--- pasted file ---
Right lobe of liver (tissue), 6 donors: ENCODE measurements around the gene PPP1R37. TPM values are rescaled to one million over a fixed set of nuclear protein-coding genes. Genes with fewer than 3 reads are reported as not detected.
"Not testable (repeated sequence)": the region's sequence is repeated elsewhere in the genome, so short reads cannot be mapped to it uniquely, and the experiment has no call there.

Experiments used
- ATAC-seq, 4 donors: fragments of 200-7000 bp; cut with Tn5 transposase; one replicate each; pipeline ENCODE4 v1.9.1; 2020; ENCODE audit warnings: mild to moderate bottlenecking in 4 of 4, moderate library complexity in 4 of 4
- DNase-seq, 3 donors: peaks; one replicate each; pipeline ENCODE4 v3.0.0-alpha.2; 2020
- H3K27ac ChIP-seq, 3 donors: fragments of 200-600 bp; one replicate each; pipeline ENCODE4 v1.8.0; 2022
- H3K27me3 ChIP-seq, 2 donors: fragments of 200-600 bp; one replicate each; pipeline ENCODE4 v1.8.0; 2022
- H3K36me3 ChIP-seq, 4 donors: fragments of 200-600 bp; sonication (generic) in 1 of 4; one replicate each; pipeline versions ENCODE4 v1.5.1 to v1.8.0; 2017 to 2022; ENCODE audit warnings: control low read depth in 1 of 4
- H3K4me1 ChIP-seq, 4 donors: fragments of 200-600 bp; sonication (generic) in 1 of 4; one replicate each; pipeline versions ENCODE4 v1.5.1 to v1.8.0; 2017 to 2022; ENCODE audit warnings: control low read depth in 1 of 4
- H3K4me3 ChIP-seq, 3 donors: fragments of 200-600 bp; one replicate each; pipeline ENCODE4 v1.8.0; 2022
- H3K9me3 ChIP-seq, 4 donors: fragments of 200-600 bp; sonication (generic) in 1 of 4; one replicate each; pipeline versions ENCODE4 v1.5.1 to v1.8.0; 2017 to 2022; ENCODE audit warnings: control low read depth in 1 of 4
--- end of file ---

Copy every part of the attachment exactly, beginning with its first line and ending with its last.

Right lobe of liver (tissue), 6 donors: ENCODE measurements around the gene PPP1R37. TPM values are rescaled to one million over a fixed set of nuclear protein-coding genes. Genes with fewer than 3 reads are reported as not detected.
"Not testable (repeated sequence)": the region's sequence is repeated elsewhere in the genome, so short reads cannot be mapped to it uniquely, and the experiment has no call there.

Experiments used
- ATAC-seq, 4 donors: fragments of 200-7000 bp; cut with Tn5 transposase; one replicate each; pipeline ENCODE4 v1.9.1; 2020; ENCODE audit warnings: mild to moderate bottlenecking in 4 of 4, moderate library complexity in 4 of 4
- DNase-seq, 3 donors: peaks; one replicate each; pipeline ENCODE4 v3.0.0-alpha.2; 2020
- H3K27ac ChIP-seq, 3 donors: fragments of 200-600 bp; one replicate each; pipeline ENCODE4 v1.8.0; 2022
- H3K27me3 ChIP-seq, 2 donors: fragments of 200-600 bp; one replicate each; pipeline ENCODE4 v1.8.0; 2022
- H3K36me3 ChIP-seq, 4 donors: fragments of 200-600 bp; sonication (generic) in 1 of 4; one replicate each; pipeline versions ENCODE4 v1.5.1 to v1.8.0; 2017 to 2022; ENCODE audit warnings: control low read depth in 1 of 4
- H3K4me1 ChIP-seq, 4 donors: fragments of 200-600 bp; sonication (generic) in 1 of 4; one replicate each; pipeline versions ENCODE4 v1.5.1 to v1.8.0; 2017 to 2022; ENCODE audit warnings: control low read depth in 1 of 4
- H3K4me3 ChIP-seq, 3 donors: fragments of 200-600 bp; one replicate each; pipeline ENCODE4 v1.8.0; 2022
- H3K9me3 ChIP-seq, 4 donors: fragments of 200-600 bp; sonication (generic) in 1 of 4; one replicate each; pipeline versions ENCODE4 v1.5.1 to v1.8.0; 2017 to 2022; ENCODE audit warnings: control low read depth in 1 of 4